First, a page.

SAN FRANCISCO — The kid who raced The Freeze on Thursday night blew a tire as he hit center field, hobbled for about 50 feet, and then went down for good. He still had a better night than the Giants. 

They blew all four tires in the fifth, giving up eight runs in a nightmare frame that turned a two-run lead into a 12-11 loss. The Giants finished 1-7 on the swing through Denver and Atlanta, and they have lost 18 of their last 23 games. 

But, let’s face it, you’re here already. So here are five more things to know from the night … 

—- Matt Cain was hanging in there until the fifth, and then … disaster. The inning started with Brandon Phillips’ solo shot that cut the lead to one. Then it went single, single before Cain was relieved by Bryan Morris. After that, it was single, single, single, sacrifice fly, homer, flyout, walk, single, pitching change, single.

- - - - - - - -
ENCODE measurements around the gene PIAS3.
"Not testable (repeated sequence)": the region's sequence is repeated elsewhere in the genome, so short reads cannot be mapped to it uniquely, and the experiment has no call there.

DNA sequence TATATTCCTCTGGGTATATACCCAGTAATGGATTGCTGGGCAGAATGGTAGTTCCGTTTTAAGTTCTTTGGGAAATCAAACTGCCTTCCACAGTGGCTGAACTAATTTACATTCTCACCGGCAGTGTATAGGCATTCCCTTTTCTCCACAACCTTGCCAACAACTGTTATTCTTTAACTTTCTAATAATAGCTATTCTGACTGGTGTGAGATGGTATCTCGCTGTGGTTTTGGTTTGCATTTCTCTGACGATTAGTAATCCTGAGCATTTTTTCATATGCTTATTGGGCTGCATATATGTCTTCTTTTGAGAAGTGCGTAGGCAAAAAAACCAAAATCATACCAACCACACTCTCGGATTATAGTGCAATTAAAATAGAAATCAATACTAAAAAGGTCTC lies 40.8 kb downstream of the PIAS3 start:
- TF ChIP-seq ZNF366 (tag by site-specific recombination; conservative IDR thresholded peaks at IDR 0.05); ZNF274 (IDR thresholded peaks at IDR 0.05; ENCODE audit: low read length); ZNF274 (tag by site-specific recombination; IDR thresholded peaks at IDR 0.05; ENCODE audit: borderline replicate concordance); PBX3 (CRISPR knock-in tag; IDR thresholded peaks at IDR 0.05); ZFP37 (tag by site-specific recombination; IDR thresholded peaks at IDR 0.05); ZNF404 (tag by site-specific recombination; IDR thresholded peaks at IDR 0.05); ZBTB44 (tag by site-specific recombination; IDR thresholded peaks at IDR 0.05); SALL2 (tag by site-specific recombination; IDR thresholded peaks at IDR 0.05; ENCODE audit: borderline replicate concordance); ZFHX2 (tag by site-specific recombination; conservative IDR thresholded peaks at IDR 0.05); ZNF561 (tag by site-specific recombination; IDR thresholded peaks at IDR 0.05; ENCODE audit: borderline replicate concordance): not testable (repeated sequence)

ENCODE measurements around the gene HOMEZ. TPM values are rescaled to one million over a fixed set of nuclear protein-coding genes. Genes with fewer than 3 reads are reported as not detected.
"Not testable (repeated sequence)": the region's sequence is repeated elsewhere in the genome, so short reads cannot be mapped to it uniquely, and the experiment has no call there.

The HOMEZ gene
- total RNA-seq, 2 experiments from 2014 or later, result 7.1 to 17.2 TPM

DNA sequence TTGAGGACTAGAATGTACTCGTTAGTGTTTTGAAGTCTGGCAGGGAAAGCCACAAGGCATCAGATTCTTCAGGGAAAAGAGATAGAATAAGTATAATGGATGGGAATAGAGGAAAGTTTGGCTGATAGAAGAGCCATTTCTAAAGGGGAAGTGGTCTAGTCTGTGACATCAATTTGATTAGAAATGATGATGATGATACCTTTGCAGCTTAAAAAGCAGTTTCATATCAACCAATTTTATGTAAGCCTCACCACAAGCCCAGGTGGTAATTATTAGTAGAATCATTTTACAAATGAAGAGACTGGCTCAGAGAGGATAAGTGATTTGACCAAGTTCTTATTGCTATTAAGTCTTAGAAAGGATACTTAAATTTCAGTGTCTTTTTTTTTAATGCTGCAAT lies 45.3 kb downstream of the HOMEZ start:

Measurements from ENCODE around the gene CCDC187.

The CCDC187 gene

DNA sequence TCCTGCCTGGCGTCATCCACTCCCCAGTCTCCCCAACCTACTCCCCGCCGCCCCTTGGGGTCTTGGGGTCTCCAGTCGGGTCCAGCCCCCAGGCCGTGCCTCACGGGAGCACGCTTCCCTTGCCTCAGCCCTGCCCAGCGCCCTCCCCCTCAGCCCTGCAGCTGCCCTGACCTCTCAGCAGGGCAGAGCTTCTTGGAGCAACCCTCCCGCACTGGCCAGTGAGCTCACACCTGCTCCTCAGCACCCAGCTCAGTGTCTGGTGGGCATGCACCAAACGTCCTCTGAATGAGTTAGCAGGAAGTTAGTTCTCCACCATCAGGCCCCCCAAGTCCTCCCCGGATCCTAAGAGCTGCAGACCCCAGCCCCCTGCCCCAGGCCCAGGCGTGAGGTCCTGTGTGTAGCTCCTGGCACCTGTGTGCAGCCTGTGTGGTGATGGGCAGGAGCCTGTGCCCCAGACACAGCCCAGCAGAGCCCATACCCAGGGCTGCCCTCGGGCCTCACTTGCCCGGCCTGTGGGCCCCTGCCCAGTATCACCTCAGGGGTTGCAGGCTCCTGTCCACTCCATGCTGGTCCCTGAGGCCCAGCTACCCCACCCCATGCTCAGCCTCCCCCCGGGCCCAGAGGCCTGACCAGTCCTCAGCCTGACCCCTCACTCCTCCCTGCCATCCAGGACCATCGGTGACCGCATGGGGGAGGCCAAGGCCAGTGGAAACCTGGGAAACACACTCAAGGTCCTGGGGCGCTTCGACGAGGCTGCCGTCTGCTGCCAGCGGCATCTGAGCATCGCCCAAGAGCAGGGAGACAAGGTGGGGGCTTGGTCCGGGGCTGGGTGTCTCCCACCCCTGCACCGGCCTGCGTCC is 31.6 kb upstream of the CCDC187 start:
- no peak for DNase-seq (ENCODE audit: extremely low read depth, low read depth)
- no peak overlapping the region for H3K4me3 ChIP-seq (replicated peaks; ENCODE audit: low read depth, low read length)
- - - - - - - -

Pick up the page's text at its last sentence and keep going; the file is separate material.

—- Morris had to wear it in the fifth because the bullpen is short, and boy, did he wear it. Morris gave up five runs on five hits and a walk. His ERA jumped two full points in two-thirds of an inning. 

—- Kyle Crick made his MLB debut in that horrendous bottom of the fifth. The Giants surely did not want to bring him in with runners on, but Bruce Bochy had no choice when Morris blew up. Crick’s first pitch was a 95 mph heater. After giving up a hit in that inning, he pitched a perfect sixth and perfect seventh. Crick topped out at 97 mph. Pretty, pretty good stuff there. He needs to get a long look the rest of this year. 

—- In the second, Buster Posey hit a ball that went 311 feet and had a hit probability of just six percent. Cain hit a ball 357 feet. Posey got a homer that bounced off the top of the wall; Cain just got a double. Baseball is such an odd game.  

—- On a positive note, Javi Lopez, who calls Brandon Belt “Sparky,” repeatedly referred to Posey as Gerald. He’s going to be good at this job.